Donald Trump on Thursday signed into law bipartisan legislation loosening some of the key provisions of the post-financial banking rules known as Dodd-Frank. The House had passed the legislation a couple days before, but this story begins more than two months earlier, as the deregulation push was picking up steam in the Senate. Given Republicans’ narrow majority in the upper chamber, the effort would have quickly petered out if not for the support of more than a dozen moderate Democrats who signed on early.
Those Democrats argued that Dodd-Frank went too far when it came to regulating community and regional banks, and that easing a few rules would free up credit for rural areas and small businesses. And to make their case, again and again, they cited one man in specific: former Democratic Rep. Barney Frank, one of the 2010 bill’s chief authors, who argued that despite fears from the left—as well as his own opposition to a different provision in the bill, which could hurt black homebuyers—the top-line changes were of no real concern and didn’t put us any closer to another financial crisis. If Frank was OK with the rollback, their argument went, everyone else should be too. Frank agreed.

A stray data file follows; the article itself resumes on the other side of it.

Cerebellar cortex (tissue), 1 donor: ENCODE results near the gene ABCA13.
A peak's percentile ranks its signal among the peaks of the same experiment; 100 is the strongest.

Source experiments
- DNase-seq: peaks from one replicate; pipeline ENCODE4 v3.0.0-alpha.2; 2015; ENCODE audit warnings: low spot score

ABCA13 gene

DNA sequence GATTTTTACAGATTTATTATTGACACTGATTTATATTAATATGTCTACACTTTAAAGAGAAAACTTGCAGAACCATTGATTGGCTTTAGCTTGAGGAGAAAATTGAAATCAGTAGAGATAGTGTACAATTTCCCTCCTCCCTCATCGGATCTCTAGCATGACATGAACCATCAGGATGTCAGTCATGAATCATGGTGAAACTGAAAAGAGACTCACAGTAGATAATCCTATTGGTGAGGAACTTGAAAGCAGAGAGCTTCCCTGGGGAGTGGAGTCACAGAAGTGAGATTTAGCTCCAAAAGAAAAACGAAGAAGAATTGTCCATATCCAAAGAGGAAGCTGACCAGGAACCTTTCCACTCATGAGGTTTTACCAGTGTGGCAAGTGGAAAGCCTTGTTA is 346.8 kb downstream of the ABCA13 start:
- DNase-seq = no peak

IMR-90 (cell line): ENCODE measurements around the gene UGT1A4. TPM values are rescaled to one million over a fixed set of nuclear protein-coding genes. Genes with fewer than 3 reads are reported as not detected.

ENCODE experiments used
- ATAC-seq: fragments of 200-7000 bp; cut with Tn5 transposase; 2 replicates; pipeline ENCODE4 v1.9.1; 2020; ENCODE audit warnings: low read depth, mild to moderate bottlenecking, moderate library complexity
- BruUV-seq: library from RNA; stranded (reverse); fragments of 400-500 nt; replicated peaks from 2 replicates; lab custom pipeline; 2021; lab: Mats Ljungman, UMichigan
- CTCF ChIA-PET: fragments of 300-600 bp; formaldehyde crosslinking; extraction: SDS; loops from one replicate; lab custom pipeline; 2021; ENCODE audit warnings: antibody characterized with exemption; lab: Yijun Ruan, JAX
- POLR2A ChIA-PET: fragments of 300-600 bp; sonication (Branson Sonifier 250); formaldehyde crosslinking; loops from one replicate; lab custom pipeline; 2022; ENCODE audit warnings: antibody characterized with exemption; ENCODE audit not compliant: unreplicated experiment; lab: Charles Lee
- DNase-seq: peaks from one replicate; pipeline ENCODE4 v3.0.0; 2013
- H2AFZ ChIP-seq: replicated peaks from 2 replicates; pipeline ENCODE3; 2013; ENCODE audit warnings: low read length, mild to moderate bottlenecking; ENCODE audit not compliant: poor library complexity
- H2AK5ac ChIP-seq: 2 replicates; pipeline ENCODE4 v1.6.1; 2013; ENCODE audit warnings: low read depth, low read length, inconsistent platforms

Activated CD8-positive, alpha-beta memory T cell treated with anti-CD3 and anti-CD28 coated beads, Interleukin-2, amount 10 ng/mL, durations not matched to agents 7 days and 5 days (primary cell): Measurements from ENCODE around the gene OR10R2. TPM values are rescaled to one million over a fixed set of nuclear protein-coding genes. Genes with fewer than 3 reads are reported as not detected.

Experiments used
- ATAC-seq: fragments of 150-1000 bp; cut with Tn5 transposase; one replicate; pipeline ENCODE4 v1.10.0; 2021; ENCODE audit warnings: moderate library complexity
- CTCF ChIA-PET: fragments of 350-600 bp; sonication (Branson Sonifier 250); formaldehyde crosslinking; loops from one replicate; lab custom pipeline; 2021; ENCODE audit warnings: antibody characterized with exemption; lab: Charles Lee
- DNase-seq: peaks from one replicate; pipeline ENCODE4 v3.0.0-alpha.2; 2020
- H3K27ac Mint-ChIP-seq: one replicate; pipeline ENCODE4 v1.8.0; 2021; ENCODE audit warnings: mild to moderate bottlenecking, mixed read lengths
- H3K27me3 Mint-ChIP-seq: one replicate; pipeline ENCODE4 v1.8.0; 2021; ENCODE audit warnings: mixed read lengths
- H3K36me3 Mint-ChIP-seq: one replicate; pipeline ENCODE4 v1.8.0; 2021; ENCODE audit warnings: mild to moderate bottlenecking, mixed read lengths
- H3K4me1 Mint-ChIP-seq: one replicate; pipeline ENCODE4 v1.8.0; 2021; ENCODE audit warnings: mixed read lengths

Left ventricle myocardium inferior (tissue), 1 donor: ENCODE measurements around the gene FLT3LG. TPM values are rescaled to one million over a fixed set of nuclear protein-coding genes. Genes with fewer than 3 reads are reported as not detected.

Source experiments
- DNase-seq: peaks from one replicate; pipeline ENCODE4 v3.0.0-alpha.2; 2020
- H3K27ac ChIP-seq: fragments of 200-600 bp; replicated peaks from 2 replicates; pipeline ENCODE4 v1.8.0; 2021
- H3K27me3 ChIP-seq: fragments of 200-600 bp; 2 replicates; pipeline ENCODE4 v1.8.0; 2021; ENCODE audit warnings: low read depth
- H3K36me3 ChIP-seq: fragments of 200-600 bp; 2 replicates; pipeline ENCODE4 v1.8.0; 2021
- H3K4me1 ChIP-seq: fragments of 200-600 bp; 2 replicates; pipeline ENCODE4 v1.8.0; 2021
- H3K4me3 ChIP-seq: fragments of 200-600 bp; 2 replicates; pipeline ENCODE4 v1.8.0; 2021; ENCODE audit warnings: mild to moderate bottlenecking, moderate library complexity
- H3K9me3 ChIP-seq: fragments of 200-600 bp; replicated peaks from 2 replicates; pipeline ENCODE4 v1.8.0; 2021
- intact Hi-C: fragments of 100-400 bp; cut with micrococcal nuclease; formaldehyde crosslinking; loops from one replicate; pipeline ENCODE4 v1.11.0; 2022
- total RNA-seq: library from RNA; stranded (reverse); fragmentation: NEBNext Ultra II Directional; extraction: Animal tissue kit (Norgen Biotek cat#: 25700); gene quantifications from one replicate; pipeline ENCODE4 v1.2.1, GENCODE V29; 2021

But the problem, as the Washington Post documented Thursday, was that what went largely unnoticed or unsaid as Frank was providing those Democrats cover was that he also sits on the board of a New York-based financial firm that stood to gain from the very changes he was defending:
Dodd-Frank imposed additional regulatory safeguards on banks with more than $50 billion in assets, but the rollback that passed this week, among other things, raises that threshold to $250 billion. Signature Bank has more than $40 billion in assets and can now grow significantly without automatically facing additional regulation. Frank has served on Signature’s board for three years and has received more than $1 million in payments from the bank during that time.
For Frank’s part, he acknowledged to the Post that Signature will likely benefit from the new law, but said that had nothing to do with his thinking. And the paper did find evidence to support the idea that Frank was in favor of raising the threshold to a lesser degree while he was still in Congress. Still, it stands to reason the fact he was getting paid by the bank at the same time he was going on TV to defend a bill that would help that bank was something that was relevant to the debate.